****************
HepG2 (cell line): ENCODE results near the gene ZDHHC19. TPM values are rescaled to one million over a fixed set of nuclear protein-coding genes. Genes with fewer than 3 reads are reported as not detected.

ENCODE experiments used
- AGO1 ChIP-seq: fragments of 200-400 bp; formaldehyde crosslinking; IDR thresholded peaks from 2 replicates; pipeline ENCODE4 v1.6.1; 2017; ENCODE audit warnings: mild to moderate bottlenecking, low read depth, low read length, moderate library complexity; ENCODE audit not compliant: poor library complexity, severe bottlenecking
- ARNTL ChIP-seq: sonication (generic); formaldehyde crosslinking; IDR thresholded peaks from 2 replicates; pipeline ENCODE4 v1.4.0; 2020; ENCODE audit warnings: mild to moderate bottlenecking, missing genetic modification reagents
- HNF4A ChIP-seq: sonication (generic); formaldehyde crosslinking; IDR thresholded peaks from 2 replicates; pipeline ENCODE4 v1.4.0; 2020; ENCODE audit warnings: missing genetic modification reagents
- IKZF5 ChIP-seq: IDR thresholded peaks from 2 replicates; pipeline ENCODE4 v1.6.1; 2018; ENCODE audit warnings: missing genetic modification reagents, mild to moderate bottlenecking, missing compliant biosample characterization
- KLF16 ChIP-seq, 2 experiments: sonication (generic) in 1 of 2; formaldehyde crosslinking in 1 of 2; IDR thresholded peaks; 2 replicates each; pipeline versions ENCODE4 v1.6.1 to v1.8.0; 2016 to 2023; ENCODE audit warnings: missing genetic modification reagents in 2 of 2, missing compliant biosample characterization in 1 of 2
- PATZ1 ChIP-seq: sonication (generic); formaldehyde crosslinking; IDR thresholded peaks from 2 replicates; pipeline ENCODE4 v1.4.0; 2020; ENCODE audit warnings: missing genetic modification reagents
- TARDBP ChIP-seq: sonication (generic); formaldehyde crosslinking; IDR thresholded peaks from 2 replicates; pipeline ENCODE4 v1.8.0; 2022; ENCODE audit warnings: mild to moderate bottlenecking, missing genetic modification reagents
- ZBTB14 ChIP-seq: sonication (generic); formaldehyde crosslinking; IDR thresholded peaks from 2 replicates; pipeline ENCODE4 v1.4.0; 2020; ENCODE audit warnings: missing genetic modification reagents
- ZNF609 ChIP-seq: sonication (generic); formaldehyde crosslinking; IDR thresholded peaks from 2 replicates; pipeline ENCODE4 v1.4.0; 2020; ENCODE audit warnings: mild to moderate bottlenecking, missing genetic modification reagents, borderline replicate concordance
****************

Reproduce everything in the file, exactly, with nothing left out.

HepG2 (cell line): ENCODE results near the gene ZDHHC19. TPM values are rescaled to one million over a fixed set of nuclear protein-coding genes. Genes with fewer than 3 reads are reported as not detected.

ENCODE experiments used
- AGO1 ChIP-seq: fragments of 200-400 bp; formaldehyde crosslinking; IDR thresholded peaks from 2 replicates; pipeline ENCODE4 v1.6.1; 2017; ENCODE audit warnings: mild to moderate bottlenecking, low read depth, low read length, moderate library complexity; ENCODE audit not compliant: poor library complexity, severe bottlenecking
- ARNTL ChIP-seq: sonication (generic); formaldehyde crosslinking; IDR thresholded peaks from 2 replicates; pipeline ENCODE4 v1.4.0; 2020; ENCODE audit warnings: mild to moderate bottlenecking, missing genetic modification reagents
- HNF4A ChIP-seq: sonication (generic); formaldehyde crosslinking; IDR thresholded peaks from 2 replicates; pipeline ENCODE4 v1.4.0; 2020; ENCODE audit warnings: missing genetic modification reagents
- IKZF5 ChIP-seq: IDR thresholded peaks from 2 replicates; pipeline ENCODE4 v1.6.1; 2018; ENCODE audit warnings: missing genetic modification reagents, mild to moderate bottlenecking, missing compliant biosample characterization
- KLF16 ChIP-seq, 2 experiments: sonication (generic) in 1 of 2; formaldehyde crosslinking in 1 of 2; IDR thresholded peaks; 2 replicates each; pipeline versions ENCODE4 v1.6.1 to v1.8.0; 2016 to 2023; ENCODE audit warnings: missing genetic modification reagents in 2 of 2, missing compliant biosample characterization in 1 of 2
- PATZ1 ChIP-seq: sonication (generic); formaldehyde crosslinking; IDR thresholded peaks from 2 replicates; pipeline ENCODE4 v1.4.0; 2020; ENCODE audit warnings: missing genetic modification reagents
- TARDBP ChIP-seq: sonication (generic); formaldehyde crosslinking; IDR thresholded peaks from 2 replicates; pipeline ENCODE4 v1.8.0; 2022; ENCODE audit warnings: mild to moderate bottlenecking, missing genetic modification reagents
- ZBTB14 ChIP-seq: sonication (generic); formaldehyde crosslinking; IDR thresholded peaks from 2 replicates; pipeline ENCODE4 v1.4.0; 2020; ENCODE audit warnings: missing genetic modification reagents
- ZNF609 ChIP-seq: sonication (generic); formaldehyde crosslinking; IDR thresholded peaks from 2 replicates; pipeline ENCODE4 v1.4.0; 2020; ENCODE audit warnings: mild to moderate bottlenecking, missing genetic modification reagents, borderline replicate concordance